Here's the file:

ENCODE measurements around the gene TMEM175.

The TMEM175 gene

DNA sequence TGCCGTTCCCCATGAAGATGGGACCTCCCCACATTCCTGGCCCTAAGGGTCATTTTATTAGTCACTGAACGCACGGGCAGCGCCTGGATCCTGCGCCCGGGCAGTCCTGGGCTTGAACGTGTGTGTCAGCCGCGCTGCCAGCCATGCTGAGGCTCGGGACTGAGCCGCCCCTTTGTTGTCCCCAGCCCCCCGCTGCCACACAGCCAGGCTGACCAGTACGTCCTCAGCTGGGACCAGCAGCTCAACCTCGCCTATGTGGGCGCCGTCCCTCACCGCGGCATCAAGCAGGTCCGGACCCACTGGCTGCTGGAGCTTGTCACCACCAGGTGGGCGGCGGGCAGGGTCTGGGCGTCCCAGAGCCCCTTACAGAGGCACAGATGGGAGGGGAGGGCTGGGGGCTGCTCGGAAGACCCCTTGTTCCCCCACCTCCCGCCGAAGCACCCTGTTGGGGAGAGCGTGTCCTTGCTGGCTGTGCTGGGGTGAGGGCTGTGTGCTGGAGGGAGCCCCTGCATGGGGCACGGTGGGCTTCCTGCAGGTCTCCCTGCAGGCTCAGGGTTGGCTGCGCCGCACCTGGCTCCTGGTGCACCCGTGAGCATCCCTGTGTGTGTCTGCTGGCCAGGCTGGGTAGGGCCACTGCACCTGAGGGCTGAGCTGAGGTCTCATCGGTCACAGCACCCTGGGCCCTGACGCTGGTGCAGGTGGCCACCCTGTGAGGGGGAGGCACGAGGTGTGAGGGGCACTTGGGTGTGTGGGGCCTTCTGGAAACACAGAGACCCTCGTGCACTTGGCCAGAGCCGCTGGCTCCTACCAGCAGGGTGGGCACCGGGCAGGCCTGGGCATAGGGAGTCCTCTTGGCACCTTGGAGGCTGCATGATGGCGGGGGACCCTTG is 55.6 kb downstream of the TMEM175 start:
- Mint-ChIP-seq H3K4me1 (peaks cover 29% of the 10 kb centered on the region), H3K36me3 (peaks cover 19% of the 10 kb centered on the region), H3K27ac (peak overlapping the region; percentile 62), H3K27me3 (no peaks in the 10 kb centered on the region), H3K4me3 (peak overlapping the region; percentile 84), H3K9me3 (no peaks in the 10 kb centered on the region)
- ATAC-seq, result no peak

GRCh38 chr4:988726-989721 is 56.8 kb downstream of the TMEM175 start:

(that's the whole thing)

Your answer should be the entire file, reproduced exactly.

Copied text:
ENCODE measurements around the gene TMEM175.

The TMEM175 gene

DNA sequence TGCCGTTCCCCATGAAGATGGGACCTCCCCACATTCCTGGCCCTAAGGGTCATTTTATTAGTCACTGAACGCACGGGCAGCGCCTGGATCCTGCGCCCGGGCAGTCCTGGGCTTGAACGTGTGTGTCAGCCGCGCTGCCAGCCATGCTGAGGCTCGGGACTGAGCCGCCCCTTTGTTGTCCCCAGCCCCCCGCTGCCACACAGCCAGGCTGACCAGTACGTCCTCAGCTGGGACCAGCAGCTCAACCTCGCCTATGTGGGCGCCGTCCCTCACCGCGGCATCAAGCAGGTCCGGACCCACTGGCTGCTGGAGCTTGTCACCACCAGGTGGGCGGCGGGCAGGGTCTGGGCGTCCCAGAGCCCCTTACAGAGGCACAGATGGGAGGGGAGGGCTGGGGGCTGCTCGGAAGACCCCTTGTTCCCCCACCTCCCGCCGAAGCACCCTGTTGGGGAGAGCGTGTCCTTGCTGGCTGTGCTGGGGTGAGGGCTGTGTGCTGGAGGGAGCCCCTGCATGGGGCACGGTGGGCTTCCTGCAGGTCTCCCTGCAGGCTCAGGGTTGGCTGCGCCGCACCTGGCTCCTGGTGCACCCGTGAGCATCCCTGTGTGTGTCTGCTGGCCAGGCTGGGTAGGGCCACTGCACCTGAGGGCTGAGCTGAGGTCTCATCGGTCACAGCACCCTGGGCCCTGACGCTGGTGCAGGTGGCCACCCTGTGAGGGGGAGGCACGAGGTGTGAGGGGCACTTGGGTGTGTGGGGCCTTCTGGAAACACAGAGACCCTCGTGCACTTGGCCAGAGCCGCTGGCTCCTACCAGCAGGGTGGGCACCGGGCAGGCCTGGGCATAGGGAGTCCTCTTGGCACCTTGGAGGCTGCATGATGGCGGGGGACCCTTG is 55.6 kb downstream of the TMEM175 start:
- Mint-ChIP-seq H3K4me1 (peaks cover 29% of the 10 kb centered on the region), H3K36me3 (peaks cover 19% of the 10 kb centered on the region), H3K27ac (peak overlapping the region; percentile 62), H3K27me3 (no peaks in the 10 kb centered on the region), H3K4me3 (peak overlapping the region; percentile 84), H3K9me3 (no peaks in the 10 kb centered on the region)
- ATAC-seq, result no peak

GRCh38 chr4:988726-989721 is 56.8 kb downstream of the TMEM175 start: